Rules of Engagement: Teaching Your Significant Other to Ski
You don’t know how it happened, but it did, and now you have to deal with it.
You met someone, you fell for them, and now you want to spend all(ish) of your life with them. But, here’s the thing: they don’t ski, and even worse, they want to learn. At this point, you have two options (three if you count changing your name and moving out of state): you either hook them up with lessons, or you teach them yourself.
If you don’t have enough cash for an instructor, or you don’t trust one of your friends to teach your significant other for you (because they’ll move in on your love supply), you’ll have to step up to the bunny hill yourself.
Here are a few rules to help you teach your love puppet to ski without grinding your relationship into a never-ending sexless cold war held together only by a shared Netflix account:
1. Don’t do it
You ought to know better than to try to teach someone you’re romantically involved with to ski. But if you’re intent on breaking this rule, let’s move on to damage control.
2. Pick the right time and the right place
If the future parent of your babies has a rough first day because it rains ice balls or it’s freakishly cold, they’re going to get frustrated more easily. On the other hand, if you go up on the best powder day of the year and have to spend it chained to the bunny hill, you’re going to lose your mind.
3. Set expectations before you go
First days are rough. Let them know to expect some serious trial and error. They’re going to look silly and out of place. Remind them that everyone went through this; it’s a rite of passage. Let them know that if you seem impatient you’re just playing coach, and you’re not mad at them. Which brings us to number four ….
4. Don’t get impatient
Except, you’re totally going to get impatient. Put on your happy face and go for the Oscar. No matter what, do not let them see you looking frustrated. Bring a flask if that’s what it takes, but play the supportive coach role until your smile muscles ache.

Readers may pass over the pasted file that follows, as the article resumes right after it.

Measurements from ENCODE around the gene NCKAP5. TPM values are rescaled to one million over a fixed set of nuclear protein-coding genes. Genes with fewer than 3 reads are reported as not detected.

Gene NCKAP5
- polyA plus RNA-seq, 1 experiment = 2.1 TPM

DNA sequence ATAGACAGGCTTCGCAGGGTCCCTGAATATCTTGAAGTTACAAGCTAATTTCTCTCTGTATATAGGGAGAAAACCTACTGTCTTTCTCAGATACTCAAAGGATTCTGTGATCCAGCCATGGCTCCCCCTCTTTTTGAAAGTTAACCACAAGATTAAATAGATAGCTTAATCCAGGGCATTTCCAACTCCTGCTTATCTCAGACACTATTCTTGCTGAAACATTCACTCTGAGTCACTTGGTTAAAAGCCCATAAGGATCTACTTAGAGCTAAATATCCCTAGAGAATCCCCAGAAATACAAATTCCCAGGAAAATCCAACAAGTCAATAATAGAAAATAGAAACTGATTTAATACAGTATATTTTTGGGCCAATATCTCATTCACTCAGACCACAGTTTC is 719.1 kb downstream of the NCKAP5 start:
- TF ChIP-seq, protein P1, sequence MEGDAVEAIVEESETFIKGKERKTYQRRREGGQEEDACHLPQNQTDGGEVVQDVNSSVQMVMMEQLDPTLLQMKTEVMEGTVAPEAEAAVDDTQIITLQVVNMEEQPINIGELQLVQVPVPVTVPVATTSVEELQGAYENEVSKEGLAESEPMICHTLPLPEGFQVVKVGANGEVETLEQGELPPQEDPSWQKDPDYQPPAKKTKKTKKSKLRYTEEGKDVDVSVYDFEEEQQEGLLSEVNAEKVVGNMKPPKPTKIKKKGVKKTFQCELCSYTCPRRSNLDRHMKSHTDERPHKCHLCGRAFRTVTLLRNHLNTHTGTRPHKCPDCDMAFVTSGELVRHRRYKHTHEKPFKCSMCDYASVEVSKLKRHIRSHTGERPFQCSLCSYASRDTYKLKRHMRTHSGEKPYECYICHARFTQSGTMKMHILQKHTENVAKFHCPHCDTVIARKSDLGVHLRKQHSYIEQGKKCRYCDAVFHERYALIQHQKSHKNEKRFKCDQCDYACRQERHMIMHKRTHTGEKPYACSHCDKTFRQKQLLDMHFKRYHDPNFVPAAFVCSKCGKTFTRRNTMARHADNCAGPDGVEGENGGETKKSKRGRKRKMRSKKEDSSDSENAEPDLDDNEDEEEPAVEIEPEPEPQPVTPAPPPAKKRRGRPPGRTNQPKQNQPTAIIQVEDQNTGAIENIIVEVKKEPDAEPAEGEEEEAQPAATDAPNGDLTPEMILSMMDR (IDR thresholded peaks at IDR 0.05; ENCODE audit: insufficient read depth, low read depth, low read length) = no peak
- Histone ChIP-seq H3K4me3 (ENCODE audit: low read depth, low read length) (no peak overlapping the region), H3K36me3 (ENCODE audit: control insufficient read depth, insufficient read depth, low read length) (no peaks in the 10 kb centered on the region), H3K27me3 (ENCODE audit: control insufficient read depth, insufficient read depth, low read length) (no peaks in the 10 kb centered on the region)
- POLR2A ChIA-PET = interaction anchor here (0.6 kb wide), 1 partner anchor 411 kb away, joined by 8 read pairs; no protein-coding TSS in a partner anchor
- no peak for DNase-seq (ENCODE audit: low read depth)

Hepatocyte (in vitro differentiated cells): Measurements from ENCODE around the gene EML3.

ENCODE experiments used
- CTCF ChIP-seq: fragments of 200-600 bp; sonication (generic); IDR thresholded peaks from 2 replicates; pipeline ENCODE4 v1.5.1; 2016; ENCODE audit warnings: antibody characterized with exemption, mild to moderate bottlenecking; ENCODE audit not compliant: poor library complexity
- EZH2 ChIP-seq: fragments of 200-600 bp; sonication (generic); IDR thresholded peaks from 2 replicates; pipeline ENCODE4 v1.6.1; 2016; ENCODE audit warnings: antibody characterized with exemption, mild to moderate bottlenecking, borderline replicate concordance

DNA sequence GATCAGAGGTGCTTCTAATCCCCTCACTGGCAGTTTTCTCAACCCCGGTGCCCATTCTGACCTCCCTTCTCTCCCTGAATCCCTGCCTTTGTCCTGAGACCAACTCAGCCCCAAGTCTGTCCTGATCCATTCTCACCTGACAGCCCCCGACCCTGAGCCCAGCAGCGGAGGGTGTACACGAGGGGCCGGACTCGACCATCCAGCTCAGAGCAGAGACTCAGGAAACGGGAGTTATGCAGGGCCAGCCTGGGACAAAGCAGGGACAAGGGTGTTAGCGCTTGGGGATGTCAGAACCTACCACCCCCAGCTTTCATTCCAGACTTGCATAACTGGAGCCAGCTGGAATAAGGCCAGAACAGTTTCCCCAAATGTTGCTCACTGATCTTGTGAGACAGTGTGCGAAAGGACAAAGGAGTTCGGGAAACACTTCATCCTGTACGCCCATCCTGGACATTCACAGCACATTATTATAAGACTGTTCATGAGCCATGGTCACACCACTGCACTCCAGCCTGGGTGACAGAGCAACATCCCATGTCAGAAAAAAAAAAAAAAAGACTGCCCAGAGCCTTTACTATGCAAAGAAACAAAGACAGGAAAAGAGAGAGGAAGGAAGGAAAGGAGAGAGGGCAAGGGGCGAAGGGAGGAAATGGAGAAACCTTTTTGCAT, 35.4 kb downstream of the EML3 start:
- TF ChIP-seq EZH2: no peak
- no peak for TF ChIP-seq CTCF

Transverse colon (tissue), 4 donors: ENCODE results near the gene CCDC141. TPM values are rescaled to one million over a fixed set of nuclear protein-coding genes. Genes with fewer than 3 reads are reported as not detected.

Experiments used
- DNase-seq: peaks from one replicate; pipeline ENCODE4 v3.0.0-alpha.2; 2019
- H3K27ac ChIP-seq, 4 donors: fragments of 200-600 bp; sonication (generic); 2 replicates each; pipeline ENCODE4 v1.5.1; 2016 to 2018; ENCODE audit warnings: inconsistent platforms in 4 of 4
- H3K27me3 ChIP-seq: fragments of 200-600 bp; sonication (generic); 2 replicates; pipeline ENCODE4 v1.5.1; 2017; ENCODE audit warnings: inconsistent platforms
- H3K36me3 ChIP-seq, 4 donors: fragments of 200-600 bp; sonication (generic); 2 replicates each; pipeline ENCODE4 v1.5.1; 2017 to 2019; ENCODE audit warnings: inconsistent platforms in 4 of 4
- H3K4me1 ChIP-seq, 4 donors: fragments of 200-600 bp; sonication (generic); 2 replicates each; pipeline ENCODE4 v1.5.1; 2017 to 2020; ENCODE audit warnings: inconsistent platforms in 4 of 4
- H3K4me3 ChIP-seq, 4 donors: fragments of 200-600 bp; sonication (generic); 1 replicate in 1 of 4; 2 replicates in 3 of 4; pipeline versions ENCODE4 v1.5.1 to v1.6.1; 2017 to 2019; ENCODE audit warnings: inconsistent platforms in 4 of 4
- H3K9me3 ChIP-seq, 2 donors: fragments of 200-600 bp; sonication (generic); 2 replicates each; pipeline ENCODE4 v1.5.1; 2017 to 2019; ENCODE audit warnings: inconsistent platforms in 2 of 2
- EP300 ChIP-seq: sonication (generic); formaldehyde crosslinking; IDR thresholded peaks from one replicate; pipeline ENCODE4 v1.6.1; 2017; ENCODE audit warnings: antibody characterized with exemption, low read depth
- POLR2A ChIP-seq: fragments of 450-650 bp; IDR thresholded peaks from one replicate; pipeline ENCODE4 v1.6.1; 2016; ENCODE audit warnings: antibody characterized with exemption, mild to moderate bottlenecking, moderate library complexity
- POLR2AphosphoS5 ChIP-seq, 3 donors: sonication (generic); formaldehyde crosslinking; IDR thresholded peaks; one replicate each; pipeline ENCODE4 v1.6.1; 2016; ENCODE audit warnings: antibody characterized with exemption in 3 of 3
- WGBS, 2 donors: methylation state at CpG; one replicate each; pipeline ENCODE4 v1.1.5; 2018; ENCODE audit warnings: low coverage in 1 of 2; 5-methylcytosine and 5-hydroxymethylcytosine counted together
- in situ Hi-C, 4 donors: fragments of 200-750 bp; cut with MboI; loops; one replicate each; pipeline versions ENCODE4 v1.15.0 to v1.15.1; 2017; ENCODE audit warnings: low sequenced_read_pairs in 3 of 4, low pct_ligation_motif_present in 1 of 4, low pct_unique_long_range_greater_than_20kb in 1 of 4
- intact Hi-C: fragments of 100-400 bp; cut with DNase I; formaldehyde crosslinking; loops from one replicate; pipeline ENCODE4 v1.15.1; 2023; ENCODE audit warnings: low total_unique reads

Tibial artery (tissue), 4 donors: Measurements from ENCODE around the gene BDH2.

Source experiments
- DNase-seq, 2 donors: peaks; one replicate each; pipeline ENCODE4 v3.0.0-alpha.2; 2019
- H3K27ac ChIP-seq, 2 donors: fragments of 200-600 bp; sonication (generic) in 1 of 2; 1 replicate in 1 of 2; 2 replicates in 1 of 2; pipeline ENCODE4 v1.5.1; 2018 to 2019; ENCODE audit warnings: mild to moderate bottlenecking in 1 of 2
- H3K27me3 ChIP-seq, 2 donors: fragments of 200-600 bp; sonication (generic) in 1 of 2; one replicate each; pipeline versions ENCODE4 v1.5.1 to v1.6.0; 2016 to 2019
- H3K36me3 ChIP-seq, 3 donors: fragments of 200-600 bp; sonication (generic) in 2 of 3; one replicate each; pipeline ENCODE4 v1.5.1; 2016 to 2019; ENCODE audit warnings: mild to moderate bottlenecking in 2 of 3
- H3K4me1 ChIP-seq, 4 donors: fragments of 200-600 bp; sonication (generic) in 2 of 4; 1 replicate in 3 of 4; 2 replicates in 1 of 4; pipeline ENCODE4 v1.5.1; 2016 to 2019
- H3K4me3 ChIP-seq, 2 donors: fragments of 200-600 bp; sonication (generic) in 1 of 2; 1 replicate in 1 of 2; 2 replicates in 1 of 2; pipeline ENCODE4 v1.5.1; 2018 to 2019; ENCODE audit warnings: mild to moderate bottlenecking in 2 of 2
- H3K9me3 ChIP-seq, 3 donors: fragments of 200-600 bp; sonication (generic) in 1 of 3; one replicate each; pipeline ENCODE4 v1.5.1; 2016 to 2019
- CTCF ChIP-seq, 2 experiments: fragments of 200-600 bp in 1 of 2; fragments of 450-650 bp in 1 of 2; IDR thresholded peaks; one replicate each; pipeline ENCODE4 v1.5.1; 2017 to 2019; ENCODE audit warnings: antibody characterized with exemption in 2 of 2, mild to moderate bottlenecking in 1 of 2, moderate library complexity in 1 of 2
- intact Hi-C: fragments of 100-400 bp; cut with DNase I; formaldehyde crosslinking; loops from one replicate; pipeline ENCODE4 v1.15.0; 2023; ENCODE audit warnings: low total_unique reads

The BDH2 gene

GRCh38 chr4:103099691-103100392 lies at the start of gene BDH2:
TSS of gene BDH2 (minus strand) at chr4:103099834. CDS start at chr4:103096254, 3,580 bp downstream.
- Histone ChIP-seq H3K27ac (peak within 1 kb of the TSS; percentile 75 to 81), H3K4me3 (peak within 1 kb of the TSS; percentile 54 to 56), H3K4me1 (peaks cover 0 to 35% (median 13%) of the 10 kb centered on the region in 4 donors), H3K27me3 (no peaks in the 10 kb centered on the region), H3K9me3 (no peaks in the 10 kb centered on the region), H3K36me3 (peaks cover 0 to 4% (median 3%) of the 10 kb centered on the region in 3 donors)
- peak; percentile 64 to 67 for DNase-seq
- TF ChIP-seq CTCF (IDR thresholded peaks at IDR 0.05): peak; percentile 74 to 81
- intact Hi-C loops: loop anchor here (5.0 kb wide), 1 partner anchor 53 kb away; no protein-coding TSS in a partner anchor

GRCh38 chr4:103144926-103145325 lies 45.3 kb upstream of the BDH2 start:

5. It’s not about you
Remind yourself (repeatedly) that instruction days are not for you. This is a labor of love. It will be fun (some of the time), and it will be a nightmare (most of the time). Think of it as a gift and keep your ego out of it.
6. Go with the flow
Everyone learns at a different pace. Your student/bed buddy might want to brave a few green runs on their own, or they might need you to hold their hand the whole time. Either way, your job is the same: support, motivate, and keep it fun. If you need to get a few solo runs to satiate your need for speed, set an expectation that you’ll take twenty minutes at the end of the day or at lunch to hit the big-kid runs.
7. Keep the praise coming
Skiing might feel easier than walking to you, but when you think about it, it requires a complicated and novel set of skills.The fact that someone can strap fancy sticks to their feet and fly down a mountain is kind of amazing, even if it’s only on the bunny hill. Verbally reward every inch of forward progress.
8. Don’t force it
After a session or two, your cuddle nugget will probably fall in love with skiing, and you’ll have something you can share for the rest of your lives. But, they also might not. If skiing or snowboarding turns out to not be their thing, don’t stress it. You don’t have to do everything together, you co-dependent nesters. Besides, you’ll always have Netflix.